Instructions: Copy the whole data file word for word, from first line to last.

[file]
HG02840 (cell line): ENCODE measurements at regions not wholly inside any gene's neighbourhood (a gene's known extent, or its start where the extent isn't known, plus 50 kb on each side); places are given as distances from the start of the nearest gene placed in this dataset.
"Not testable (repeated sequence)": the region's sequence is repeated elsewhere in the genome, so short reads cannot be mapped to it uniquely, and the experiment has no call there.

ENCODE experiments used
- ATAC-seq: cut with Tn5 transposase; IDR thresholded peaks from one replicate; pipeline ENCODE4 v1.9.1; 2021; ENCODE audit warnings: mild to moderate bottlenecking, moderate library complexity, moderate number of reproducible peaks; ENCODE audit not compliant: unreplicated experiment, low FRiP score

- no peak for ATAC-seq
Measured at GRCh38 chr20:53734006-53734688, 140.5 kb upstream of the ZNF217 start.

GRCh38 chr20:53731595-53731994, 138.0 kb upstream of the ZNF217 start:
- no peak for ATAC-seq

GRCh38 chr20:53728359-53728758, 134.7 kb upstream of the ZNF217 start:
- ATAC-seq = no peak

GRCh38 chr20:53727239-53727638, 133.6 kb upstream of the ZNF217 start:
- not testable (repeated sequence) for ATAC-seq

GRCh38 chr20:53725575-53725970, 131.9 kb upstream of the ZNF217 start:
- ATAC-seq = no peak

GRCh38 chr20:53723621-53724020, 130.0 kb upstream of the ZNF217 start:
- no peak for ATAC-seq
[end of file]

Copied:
HG02840 (cell line): ENCODE measurements at regions not wholly inside any gene's neighbourhood (a gene's known extent, or its start where the extent isn't known, plus 50 kb on each side); places are given as distances from the start of the nearest gene placed in this dataset.
"Not testable (repeated sequence)": the region's sequence is repeated elsewhere in the genome, so short reads cannot be mapped to it uniquely, and the experiment has no call there.

ENCODE experiments used
- ATAC-seq: cut with Tn5 transposase; IDR thresholded peaks from one replicate; pipeline ENCODE4 v1.9.1; 2021; ENCODE audit warnings: mild to moderate bottlenecking, moderate library complexity, moderate number of reproducible peaks; ENCODE audit not compliant: unreplicated experiment, low FRiP score

- no peak for ATAC-seq
Measured at GRCh38 chr20:53734006-53734688, 140.5 kb upstream of the ZNF217 start.

GRCh38 chr20:53731595-53731994, 138.0 kb upstream of the ZNF217 start:
- no peak for ATAC-seq

GRCh38 chr20:53728359-53728758, 134.7 kb upstream of the ZNF217 start:
- ATAC-seq = no peak

GRCh38 chr20:53727239-53727638, 133.6 kb upstream of the ZNF217 start:
- not testable (repeated sequence) for ATAC-seq

GRCh38 chr20:53725575-53725970, 131.9 kb upstream of the ZNF217 start:
- ATAC-seq = no peak

GRCh38 chr20:53723621-53724020, 130.0 kb upstream of the ZNF217 start:
- no peak for ATAC-seq